Sharing is… a babysitting circle
When my wife was growing up, her parents – like many young parents of the day – needed to organize childcare.
They were far away from extended family and only had other young families around them. So they organised around shared needs – all the young families needed to have some respite from their kids once in a while.
So they formed a babysitting circle. There was no money involved – they simply took turns looking after each others’ children and if someone needed to take multiple turns, they basically gave an IOU and paid back in additional sitting when required.
Sharing is… esusu or a Voluntary Credit Union
Growing up in Yorubaland, there was a credit structure where members contributed a fixed amount into a pot and each month, one of the members would take the entire pot.
Example: if there are 12 friends and each contributes $1000 into the pot every month, then every month, one person could take $12,000. By taking the pot, they go to the end of the queue – they can’t take from the pot for another 11 months.
This structure is great for large purchases or one-off large financial needs. There is no interest or APR nonsense. Simply pooling and sharing of resources. It gave each member the strength of 12, once a year.
Sharing is…. a Lift Into Work
At my very first programming job, I caught a ride with my friend Paul Green.
He had a nice car, I didn’t have one – but more importantly he lived close enough to me and was happy to give me a ride to and from work.
Paul never asked for any payment, though I did buy him a tank of fuel every week or occasionally I paid for his lunch.
Sharing is… street Wi-Fi
When I lived in the UK, I once asked my neighbors if they would like to share WiFi. It made no sense to me that we should each pay £20 a month, when for a single payment of £40 we could buy a router and share only one ADSL subscription.
I was surprised when they declined. You cannot help some people.
Sharing is… oranges and lemons
Today I live in Spain. There are lots of orange and lemon trees and so much fruit is wasted because , often, it is more expensive to pick them and sell them than it is to leave them where they fall.
Most times when we go into my local butcher, we are offered bags of oranges and lemons – for free. Sometimes my other neighbors with orange trees will happily brings us bags of oranges. Free.
Sharing is good. It brings us together, reduces waste and helps us meet our shared needs in a very human way.
And then there are Uber, Lyft and AirBnb
The ‘sharing’ economy has been described as the economy where individuals with an asset – a car or housing – could rent out the asset when they weren’t using it.
How is this sharing? How is this not the same as the Hilton group of hotels renting out its rooms or the Yellow Cab company renting out its spare seats to commuters?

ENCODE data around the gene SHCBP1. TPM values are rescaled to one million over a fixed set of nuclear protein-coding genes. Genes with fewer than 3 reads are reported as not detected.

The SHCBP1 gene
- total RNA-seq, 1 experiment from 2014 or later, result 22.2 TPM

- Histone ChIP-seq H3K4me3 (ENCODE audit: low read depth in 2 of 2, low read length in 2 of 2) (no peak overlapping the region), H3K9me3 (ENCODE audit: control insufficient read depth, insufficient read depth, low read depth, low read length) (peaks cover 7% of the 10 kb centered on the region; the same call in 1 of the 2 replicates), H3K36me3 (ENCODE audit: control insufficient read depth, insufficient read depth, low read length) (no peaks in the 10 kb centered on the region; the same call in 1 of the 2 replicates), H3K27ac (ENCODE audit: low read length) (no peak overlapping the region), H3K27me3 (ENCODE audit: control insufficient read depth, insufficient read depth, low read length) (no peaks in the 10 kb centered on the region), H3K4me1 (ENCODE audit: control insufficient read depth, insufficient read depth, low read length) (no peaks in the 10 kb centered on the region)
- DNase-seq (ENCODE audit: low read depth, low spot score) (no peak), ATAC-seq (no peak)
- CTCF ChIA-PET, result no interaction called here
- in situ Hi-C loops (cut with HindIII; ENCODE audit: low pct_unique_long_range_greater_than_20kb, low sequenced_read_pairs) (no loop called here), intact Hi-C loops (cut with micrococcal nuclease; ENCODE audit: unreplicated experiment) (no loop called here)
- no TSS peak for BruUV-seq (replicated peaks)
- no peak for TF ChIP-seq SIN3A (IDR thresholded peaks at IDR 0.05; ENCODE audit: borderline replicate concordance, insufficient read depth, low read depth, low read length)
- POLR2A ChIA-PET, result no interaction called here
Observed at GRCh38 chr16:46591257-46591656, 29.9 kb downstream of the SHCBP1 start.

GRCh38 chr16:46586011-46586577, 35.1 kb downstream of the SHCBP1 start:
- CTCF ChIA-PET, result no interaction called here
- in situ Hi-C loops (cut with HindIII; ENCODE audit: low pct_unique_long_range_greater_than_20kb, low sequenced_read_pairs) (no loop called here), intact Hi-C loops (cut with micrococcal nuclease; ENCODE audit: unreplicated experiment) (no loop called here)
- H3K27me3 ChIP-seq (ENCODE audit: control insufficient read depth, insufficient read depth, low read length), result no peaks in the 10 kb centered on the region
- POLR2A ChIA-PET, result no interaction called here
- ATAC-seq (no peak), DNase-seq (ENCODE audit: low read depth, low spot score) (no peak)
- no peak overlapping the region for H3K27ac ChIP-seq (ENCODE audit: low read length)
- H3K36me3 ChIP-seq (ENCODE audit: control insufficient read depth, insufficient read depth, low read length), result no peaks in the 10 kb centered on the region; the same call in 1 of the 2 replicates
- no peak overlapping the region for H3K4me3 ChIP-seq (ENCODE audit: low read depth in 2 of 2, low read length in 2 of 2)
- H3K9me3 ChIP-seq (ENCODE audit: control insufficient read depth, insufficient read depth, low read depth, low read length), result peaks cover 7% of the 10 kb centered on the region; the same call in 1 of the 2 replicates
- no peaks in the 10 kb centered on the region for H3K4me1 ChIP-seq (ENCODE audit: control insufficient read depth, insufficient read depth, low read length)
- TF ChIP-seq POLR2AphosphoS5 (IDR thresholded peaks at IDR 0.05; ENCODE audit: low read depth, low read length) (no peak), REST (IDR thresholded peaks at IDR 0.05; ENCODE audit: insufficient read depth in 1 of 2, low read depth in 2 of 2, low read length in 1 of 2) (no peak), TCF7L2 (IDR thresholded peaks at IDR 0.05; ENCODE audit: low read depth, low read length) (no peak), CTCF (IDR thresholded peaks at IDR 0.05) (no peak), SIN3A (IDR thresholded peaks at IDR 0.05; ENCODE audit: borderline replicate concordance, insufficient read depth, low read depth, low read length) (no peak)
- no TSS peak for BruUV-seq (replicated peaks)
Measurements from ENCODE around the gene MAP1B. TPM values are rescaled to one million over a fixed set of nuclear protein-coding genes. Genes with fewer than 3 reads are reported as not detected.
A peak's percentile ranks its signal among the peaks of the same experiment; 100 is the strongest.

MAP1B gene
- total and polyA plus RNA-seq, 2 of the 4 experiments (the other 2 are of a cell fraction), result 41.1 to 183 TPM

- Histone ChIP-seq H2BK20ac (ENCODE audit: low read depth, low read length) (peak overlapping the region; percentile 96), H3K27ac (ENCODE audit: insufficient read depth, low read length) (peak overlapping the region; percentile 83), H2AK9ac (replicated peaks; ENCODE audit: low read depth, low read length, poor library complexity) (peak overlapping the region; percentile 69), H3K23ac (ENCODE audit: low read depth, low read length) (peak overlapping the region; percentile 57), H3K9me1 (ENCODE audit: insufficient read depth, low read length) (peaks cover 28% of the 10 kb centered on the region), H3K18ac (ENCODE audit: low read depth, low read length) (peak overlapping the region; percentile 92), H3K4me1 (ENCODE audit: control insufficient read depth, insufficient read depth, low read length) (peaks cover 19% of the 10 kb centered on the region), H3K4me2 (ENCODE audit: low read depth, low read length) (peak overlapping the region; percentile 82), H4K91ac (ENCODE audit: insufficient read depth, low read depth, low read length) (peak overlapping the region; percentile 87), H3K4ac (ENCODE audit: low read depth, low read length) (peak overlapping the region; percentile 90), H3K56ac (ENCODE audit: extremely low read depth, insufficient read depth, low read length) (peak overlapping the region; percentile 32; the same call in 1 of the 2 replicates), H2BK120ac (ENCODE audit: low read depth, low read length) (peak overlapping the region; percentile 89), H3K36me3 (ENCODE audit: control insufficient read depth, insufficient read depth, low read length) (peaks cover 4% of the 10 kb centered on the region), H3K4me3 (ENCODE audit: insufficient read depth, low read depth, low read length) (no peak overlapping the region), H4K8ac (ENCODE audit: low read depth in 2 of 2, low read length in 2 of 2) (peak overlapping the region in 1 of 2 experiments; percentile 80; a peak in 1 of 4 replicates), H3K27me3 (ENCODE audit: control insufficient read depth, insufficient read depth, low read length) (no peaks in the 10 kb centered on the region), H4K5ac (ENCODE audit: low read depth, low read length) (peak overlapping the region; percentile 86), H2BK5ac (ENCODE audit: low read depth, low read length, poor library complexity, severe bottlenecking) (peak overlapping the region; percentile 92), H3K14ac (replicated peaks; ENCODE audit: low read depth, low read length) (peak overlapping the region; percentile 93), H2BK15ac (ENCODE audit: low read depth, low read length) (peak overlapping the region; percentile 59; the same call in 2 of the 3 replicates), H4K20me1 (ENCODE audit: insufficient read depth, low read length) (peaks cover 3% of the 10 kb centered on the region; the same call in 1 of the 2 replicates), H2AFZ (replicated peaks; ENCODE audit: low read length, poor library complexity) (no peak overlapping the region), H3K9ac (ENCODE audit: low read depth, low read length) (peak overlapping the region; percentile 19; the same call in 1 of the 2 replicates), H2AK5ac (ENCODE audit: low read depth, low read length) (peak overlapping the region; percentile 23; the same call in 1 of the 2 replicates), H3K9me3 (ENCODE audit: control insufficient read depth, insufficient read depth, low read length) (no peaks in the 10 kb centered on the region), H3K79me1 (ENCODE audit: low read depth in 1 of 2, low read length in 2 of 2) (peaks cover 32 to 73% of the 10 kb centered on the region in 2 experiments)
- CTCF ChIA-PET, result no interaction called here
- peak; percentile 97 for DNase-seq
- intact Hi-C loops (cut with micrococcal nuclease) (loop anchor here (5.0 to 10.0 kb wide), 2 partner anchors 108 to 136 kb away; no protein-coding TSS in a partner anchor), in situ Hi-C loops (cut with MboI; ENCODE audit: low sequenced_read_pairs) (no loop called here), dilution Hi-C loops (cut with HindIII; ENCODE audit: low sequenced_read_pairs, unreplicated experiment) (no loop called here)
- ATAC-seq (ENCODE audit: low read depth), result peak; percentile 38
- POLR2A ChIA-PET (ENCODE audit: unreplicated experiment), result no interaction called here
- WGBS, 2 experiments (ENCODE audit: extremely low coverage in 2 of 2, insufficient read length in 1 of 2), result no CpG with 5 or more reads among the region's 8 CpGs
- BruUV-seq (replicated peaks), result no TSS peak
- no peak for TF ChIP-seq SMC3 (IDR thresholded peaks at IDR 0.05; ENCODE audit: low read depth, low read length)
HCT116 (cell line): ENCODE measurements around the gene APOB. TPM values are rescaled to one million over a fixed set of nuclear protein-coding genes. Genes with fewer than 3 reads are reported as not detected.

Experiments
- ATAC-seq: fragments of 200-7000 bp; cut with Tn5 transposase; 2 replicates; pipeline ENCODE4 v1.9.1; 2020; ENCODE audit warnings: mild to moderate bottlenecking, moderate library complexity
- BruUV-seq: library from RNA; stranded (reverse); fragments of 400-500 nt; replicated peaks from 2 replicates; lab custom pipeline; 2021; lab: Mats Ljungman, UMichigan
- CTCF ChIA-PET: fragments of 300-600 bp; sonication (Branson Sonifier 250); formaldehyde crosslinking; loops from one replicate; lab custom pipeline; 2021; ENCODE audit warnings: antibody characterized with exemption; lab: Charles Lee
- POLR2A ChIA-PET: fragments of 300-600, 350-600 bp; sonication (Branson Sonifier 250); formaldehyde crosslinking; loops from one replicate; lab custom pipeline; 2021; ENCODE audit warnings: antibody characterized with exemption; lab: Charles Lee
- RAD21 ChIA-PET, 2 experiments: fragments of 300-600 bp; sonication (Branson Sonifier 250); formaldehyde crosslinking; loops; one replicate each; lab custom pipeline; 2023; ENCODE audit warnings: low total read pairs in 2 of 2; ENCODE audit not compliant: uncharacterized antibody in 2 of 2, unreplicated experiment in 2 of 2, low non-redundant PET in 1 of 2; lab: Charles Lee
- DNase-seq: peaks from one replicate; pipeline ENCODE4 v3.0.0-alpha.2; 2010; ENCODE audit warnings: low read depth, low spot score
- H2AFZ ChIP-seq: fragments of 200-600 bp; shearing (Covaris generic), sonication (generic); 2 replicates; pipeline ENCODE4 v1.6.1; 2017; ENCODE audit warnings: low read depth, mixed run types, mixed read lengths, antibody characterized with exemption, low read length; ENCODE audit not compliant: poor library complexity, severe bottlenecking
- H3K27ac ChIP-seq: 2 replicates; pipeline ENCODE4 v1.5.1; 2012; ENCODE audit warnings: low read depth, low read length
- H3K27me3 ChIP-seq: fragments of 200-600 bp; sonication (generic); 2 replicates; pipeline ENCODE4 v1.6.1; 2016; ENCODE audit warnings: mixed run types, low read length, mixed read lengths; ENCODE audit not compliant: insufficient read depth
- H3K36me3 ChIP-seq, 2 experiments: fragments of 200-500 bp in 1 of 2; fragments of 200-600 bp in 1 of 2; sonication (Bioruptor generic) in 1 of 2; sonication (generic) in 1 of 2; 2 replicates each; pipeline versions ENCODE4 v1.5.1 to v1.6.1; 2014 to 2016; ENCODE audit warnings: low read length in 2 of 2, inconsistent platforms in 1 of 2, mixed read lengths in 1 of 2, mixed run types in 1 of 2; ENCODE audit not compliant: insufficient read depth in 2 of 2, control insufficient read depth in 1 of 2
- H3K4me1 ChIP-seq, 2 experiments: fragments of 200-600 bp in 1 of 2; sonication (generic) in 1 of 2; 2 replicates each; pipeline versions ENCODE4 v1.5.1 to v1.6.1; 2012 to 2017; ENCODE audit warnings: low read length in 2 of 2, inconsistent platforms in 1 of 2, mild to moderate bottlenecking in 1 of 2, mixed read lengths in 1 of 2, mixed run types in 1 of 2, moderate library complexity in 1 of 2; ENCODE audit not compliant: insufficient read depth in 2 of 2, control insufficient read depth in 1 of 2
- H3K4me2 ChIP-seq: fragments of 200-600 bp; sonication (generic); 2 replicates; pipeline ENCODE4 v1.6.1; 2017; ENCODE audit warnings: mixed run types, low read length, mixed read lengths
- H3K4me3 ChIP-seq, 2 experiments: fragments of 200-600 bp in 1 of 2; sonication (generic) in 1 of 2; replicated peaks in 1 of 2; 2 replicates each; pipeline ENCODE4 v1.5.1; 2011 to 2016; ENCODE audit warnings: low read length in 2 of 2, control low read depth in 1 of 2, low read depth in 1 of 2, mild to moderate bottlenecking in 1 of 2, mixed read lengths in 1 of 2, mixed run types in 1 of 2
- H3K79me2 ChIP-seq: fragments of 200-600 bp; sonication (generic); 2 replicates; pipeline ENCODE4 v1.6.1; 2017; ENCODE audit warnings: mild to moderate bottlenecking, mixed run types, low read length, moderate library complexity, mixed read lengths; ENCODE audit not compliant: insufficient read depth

The only difference is that the owner of the asset is an individual, not a recognised business entity. This does not make it sharing. At least not the sharing that generates positive emotion and meeting shared needs.
Calling what Uber, Lyft and AirBnB do ‘sharing’ is fraud. It is a misappropriation of a word. It is a hijacking of a noble intent for the purposes of marketing what are essentially platforms to create small sized businesses, whose motivation is to make money.
Please don’t misunderstand me – I support Uber, Lyft and AirBnb, if only because they are disrupting the established order of things – but I disagree deeply with the use of the word ‘sharing’ to describe what they do. It is nothing more than marketing bullshit.
So I have a really small ask. Uber, Lyft , AirBnB and others in the same mould of creating platforms that enable mass supplier markets; the press that reports on these kind of businesses and everyone involved in them – please stop calling what you do ‘The Sharing Economy’.
Why This Matters
This matters because there is a real sharing economy and it is not driven by profit. Its participants are the kinds I have described above. They are individuals and businesses who are trading non-financial assets for their own mutual benefits and usually shared need – not profit.
It matters because a sharing economy focuses on shared needs and trust to work together to meet them. It takes deep trust and the skills and emotional investment to establish such trust to make a sharing economy successful. The participants of a sharing economy are not relying on a Terms of Service or the threat of litigation to police their trust based agreement.
It matters because admitting purely transactional, profit driven participants into this economy diminishes everyone else and reduces the power of the idea of sharing. It confers an undeserved legitimacy to such participants like Uber and AirBnb. It is putting the wolves dressed like sheep amongst the sheep.
Do you agree with how ‘sharing’ is being used? What have been your experiences of participating in the sharing economy?
I’d love to talk more about this. Consider leaving a comment below or tweeting @mhsutton.